View synonyms for energy


[ en-er-jee ]


, plural en·er·gies.
  1. the capacity for vigorous activity; available power:

    I eat chocolate to get quick energy.

    Synonyms: potency, force, vigor

  2. an adequate or abundant amount of such power:

    I seem to have no energy these days.

  3. Often energies. a feeling of tension caused or seeming to be caused by an excess of such power:

    to work off one's energies at tennis.

  4. an exertion of such power:

    She plays tennis with great energy.

  5. the habit of vigorous activity; vigor as a characteristic:

    Foreigners both admire and laugh at American energy.

    Synonyms: push, zeal

  6. the ability to act, lead others, effect, etc., forcefully.
  7. forcefulness of expression:

    a writing style abounding with energy.

  8. Physics. the capacity to do work; the property of a system that diminishes when the system does work on any other system, by an amount equal to the work so done; potential energy. : E
  9. any source of usable power, as fossil fuel, electricity, or solar radiation.


/ ˈɛnədʒɪ /


  1. intensity or vitality of action or expression; forcefulness
  2. capacity or tendency for intense activity; vigour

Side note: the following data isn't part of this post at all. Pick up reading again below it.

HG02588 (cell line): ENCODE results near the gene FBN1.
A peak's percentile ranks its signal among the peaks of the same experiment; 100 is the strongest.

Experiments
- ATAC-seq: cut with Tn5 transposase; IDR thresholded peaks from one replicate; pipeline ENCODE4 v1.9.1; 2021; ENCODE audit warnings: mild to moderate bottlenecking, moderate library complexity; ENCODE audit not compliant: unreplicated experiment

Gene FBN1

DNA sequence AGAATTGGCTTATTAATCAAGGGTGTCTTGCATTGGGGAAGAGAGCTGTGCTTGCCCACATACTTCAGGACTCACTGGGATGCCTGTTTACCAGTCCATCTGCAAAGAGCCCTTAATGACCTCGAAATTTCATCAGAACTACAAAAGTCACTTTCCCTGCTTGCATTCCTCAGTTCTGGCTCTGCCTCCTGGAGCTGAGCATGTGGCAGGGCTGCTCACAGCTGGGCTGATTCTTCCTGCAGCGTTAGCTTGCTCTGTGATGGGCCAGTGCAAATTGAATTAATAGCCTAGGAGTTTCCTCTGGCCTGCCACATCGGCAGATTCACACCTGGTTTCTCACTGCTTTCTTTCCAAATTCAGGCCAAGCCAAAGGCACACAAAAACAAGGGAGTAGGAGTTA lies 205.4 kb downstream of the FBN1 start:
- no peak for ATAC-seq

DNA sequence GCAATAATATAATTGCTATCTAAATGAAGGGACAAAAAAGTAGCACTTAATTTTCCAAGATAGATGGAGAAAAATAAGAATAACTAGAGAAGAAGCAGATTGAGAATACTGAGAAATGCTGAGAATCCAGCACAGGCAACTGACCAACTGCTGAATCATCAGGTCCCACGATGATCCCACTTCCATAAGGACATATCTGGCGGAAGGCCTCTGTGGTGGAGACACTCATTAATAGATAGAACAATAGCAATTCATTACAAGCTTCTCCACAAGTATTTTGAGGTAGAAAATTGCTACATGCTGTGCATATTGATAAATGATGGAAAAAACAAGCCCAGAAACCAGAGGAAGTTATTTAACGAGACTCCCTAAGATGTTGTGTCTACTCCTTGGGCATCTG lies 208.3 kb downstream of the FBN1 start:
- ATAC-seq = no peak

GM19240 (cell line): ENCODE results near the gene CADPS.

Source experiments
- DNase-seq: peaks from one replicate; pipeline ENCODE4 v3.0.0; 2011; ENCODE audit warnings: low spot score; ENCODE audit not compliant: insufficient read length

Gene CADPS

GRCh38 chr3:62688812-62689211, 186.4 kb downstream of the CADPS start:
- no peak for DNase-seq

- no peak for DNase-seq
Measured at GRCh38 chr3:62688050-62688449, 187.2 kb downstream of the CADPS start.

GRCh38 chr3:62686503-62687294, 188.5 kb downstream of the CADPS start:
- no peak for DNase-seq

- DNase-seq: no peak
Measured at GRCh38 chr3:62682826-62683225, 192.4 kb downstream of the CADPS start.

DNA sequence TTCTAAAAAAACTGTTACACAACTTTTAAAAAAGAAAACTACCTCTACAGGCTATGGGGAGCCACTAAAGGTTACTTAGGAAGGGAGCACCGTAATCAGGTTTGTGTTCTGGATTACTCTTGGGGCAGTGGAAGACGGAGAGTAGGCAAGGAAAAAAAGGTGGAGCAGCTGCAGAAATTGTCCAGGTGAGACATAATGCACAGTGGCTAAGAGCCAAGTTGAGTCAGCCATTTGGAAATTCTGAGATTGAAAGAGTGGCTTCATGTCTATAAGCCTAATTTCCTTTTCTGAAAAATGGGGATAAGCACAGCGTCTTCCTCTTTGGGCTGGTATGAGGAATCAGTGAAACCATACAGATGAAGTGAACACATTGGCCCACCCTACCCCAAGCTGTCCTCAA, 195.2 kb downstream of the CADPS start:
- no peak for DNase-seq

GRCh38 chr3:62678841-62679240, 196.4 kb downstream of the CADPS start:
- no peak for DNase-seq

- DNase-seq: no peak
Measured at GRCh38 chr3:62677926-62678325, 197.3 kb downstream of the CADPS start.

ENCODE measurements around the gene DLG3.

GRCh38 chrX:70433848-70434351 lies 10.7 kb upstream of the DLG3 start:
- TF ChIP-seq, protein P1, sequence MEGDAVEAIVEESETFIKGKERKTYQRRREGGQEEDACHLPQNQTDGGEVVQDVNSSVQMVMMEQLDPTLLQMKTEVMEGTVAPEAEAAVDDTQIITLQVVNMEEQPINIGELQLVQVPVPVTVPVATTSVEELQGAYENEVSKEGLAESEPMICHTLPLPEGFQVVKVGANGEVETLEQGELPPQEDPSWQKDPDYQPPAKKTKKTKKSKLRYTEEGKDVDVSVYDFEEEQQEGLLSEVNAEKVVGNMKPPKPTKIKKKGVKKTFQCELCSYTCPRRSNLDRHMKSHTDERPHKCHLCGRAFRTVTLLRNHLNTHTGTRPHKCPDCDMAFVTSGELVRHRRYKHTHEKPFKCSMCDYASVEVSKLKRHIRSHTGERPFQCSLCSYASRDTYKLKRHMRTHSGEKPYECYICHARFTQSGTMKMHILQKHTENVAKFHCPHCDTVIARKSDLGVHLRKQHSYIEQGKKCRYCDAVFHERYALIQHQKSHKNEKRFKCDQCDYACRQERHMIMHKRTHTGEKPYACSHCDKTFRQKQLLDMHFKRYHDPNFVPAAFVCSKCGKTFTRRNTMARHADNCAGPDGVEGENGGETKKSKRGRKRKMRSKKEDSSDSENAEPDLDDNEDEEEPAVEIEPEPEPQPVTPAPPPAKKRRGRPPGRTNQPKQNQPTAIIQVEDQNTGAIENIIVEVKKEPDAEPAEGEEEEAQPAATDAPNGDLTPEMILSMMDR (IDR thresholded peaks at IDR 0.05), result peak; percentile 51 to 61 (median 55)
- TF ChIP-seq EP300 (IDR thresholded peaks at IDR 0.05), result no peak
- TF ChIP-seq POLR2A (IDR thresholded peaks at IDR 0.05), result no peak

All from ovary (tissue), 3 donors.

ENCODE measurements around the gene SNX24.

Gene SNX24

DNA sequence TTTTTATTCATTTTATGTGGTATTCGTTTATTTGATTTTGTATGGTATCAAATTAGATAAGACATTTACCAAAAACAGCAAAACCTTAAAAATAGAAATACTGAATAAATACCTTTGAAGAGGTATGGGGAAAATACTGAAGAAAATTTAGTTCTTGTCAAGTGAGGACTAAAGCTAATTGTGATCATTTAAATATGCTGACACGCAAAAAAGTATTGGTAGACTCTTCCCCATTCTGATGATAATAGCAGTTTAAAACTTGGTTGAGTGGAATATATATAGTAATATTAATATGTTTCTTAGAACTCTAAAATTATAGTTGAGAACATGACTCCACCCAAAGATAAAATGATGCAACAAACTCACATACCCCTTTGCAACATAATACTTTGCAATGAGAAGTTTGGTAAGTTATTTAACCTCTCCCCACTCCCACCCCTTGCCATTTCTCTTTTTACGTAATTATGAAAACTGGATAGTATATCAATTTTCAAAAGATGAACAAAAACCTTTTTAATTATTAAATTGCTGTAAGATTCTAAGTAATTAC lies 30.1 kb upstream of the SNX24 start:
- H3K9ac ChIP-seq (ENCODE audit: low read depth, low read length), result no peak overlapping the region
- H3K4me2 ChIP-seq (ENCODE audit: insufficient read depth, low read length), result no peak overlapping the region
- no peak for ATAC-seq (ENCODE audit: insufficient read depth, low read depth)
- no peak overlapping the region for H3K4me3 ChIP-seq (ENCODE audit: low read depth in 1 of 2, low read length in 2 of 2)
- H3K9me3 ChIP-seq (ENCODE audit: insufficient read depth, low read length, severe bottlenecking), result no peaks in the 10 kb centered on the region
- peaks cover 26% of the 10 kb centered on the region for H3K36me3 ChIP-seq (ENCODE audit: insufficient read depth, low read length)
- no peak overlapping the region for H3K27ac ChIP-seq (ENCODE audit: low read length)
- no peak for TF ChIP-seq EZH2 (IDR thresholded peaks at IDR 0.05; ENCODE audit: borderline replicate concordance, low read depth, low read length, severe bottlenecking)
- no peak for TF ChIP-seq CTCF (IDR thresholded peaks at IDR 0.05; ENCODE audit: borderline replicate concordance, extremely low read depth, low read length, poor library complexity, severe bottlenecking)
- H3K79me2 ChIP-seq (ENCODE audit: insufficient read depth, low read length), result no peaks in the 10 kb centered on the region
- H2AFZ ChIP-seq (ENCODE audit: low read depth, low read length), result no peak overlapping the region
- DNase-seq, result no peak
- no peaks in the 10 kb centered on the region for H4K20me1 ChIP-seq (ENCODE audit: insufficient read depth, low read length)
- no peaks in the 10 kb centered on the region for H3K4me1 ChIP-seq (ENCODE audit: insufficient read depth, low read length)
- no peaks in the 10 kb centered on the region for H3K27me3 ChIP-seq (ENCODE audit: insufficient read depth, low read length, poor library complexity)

3. vigorous or intense action; exertion
  4. physics
    1. the capacity of a body or system to do work
    2. a measure of this capacity, expressed as the work that it does in changing to some specified reference state. It is measured in joules (SI units) E
  5. a source of power See also kinetic energy potential energy


/ ĕnər-jē /

  1. The capacity or power to do work, such as the capacity to move an object (of a given mass) by the application of force. Energy can exist in a variety of forms, such as electrical, mechanical, chemical, thermal, or nuclear, and can be transformed from one form to another. It is measured by the amount of work done, usually in joules or watts.
  2. See also conservation of energyCompare power

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Other Words From

  • hy·per·en·er·gy noun
  • self-en·er·gy noun

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Word History and Origins

Origin of energy1

First recorded in 1575–85; from Late Latin energīa, from Greek enérgeia “activity,” equivalent to energe- (stem of energeîn “to be active”; en- 2, work ) + -ia -y 3

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Word History and Origins

Origin of energy1

C16: from Late Latin energīa, from Greek energeia activity, from energos effective, from en- ² + ergon work

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Example Sentences

Some of that energy enters the water, and when it does, the seismic waves slow down, becoming T waves.

Launched in 2015, the project’s purpose is to determine the feasibility of underwater data centers powered by offshore renewable energy.

This energy, “orgone,” was supposedly a life-force of sorts.

This represents a revolutionary shift in our ability to capture solar energy in real time rather than being dependent on solar energy of the past.

Yet negotiations over the final shape of a deal are set to be fraught amid national differences in wealth, energy sources and industrial strength.

From Fortune

I think a lot of it has to do with the attitude and the energy behind it and the honesty.